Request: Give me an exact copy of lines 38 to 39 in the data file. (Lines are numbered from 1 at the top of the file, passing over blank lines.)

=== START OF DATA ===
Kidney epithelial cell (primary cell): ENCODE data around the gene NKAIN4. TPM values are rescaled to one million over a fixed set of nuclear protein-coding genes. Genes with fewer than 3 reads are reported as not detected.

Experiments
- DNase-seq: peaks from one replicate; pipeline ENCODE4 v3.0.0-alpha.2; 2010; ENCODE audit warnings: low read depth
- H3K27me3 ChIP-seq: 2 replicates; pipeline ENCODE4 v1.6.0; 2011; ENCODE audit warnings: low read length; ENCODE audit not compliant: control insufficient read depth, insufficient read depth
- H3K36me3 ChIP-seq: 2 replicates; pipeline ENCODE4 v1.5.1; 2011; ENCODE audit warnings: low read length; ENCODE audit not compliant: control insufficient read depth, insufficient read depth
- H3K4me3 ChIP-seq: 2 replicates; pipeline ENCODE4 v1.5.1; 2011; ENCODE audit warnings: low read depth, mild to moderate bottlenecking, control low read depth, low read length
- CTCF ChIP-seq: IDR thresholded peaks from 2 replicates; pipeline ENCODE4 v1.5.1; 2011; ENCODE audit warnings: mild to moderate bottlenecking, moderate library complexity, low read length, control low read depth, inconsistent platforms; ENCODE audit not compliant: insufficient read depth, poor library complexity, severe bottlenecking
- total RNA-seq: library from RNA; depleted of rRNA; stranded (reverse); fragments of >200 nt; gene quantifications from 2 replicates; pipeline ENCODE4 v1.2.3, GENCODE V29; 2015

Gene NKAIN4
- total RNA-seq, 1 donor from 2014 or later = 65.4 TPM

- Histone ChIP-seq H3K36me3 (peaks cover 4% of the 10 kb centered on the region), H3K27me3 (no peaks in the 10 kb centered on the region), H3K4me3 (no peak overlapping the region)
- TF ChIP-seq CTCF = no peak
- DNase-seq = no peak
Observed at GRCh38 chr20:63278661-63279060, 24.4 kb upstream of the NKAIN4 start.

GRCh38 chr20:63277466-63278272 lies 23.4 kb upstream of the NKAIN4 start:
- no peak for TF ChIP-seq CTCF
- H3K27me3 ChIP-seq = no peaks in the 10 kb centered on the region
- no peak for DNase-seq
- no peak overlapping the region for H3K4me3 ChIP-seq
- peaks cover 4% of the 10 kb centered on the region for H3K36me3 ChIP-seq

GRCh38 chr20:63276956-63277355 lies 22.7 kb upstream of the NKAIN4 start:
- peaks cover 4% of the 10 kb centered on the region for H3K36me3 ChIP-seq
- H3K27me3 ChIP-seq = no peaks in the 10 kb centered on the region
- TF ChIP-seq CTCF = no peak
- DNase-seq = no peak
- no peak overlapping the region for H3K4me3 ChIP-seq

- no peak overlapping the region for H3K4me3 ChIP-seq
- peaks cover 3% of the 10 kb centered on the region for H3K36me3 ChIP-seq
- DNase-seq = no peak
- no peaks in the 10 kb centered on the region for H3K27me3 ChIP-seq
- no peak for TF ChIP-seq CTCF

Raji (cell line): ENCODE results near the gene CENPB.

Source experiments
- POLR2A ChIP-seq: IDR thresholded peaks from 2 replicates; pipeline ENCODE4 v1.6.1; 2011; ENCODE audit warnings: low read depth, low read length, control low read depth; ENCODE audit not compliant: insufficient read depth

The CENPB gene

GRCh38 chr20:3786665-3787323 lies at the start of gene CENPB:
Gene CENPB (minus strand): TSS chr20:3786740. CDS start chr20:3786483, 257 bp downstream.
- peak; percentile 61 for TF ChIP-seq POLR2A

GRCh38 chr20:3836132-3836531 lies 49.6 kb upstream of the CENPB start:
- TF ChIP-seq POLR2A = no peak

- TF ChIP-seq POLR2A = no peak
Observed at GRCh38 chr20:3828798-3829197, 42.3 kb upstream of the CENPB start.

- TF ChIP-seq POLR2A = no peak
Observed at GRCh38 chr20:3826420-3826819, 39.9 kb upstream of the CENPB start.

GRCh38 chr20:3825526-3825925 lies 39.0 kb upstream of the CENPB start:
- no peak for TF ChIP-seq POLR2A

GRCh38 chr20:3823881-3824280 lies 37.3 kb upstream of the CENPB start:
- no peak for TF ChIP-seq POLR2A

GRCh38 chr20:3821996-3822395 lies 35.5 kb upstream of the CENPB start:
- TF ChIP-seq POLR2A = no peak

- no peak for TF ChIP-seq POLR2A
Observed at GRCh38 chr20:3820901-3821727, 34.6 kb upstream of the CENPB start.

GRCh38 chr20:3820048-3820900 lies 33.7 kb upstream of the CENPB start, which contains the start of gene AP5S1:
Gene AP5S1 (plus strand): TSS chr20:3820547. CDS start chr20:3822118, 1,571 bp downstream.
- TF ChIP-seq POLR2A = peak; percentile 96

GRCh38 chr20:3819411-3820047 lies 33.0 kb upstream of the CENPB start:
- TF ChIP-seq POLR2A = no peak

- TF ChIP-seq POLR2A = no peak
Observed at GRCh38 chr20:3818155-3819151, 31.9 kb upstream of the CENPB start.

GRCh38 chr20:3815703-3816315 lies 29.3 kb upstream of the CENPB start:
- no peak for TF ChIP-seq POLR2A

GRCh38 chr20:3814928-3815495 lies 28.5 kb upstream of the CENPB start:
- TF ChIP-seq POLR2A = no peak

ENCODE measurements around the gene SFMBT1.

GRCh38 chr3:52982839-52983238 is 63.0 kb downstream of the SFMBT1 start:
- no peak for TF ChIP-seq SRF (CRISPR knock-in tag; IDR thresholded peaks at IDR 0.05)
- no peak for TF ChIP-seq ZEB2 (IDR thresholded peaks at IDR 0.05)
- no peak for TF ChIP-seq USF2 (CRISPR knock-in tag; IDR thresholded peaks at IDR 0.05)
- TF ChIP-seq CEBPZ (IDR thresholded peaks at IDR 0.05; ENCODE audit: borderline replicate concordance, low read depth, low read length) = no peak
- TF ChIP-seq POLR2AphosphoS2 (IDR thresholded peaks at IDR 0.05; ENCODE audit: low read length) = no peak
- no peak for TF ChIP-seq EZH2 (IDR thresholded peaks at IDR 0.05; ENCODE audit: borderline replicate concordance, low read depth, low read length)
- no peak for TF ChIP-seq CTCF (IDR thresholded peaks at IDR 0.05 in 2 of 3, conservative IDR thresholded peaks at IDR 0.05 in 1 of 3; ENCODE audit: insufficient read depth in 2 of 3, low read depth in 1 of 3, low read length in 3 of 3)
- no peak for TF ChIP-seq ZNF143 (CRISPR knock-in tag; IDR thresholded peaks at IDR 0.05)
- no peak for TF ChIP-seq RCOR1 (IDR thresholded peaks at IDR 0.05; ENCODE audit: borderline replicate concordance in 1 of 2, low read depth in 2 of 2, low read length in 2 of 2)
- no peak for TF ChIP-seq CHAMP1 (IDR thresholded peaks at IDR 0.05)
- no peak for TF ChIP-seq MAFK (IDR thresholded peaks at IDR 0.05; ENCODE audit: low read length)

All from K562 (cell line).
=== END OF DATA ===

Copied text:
- peak; percentile 61 for TF ChIP-seq POLR2A

GRCh38 chr20:3836132-3836531 lies 49.6 kb upstream of the CENPB start: